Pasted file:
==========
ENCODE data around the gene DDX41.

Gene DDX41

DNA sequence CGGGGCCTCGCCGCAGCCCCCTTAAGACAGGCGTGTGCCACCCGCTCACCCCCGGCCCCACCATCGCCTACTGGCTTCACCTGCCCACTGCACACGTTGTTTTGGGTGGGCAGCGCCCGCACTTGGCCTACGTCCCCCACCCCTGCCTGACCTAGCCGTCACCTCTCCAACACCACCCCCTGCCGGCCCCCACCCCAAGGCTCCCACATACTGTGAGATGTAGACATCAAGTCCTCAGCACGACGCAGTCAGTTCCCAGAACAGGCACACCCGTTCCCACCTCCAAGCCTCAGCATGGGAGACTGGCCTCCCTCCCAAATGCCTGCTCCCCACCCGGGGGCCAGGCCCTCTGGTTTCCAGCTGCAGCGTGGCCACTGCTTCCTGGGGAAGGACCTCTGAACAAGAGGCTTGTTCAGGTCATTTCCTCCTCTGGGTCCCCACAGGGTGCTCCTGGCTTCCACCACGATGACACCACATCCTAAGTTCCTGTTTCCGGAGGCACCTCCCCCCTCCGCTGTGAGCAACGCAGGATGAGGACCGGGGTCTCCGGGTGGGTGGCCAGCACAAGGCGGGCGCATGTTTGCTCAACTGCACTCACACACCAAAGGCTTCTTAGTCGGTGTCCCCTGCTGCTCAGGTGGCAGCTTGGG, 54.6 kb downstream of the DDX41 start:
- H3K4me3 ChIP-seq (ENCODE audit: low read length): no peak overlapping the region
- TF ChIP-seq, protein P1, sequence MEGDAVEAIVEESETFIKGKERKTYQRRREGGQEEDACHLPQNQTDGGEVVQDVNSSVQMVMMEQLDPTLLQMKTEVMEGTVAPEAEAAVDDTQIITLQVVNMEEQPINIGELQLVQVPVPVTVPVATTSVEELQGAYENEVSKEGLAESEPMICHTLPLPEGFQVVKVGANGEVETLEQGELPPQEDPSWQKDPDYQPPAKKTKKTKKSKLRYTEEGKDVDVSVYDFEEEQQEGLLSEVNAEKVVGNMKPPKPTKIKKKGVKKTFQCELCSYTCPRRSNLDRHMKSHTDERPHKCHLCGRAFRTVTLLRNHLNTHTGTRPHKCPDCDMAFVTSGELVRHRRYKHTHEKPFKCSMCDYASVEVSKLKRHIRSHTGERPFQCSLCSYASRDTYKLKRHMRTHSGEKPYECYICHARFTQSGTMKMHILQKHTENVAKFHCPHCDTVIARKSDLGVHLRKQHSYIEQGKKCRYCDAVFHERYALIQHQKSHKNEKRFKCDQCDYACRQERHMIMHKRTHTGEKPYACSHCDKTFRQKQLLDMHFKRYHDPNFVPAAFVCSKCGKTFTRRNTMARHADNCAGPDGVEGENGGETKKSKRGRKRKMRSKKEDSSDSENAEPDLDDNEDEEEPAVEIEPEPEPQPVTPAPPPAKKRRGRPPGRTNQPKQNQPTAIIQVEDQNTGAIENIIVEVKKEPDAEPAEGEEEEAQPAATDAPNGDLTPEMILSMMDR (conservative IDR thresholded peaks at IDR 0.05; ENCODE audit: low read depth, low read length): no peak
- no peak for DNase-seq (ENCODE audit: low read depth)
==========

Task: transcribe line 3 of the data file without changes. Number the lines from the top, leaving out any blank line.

DNA sequence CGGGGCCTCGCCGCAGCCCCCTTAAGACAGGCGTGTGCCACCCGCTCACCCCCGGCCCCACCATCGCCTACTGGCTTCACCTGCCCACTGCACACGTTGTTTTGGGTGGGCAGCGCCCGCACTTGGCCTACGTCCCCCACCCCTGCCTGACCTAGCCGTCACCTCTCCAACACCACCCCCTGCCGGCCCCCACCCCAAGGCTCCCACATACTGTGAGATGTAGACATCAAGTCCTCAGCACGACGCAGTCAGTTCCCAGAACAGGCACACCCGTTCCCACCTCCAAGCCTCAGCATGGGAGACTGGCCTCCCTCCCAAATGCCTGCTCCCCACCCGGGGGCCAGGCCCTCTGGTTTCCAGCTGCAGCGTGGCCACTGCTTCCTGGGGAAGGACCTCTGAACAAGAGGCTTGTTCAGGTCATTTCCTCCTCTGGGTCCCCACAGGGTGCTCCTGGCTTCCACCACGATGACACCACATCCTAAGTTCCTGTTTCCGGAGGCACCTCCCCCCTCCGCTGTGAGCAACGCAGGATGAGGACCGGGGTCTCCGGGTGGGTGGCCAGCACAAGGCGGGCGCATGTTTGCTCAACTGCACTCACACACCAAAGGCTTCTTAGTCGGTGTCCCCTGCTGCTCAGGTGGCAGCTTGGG, 54.6 kb downstream of the DDX41 start: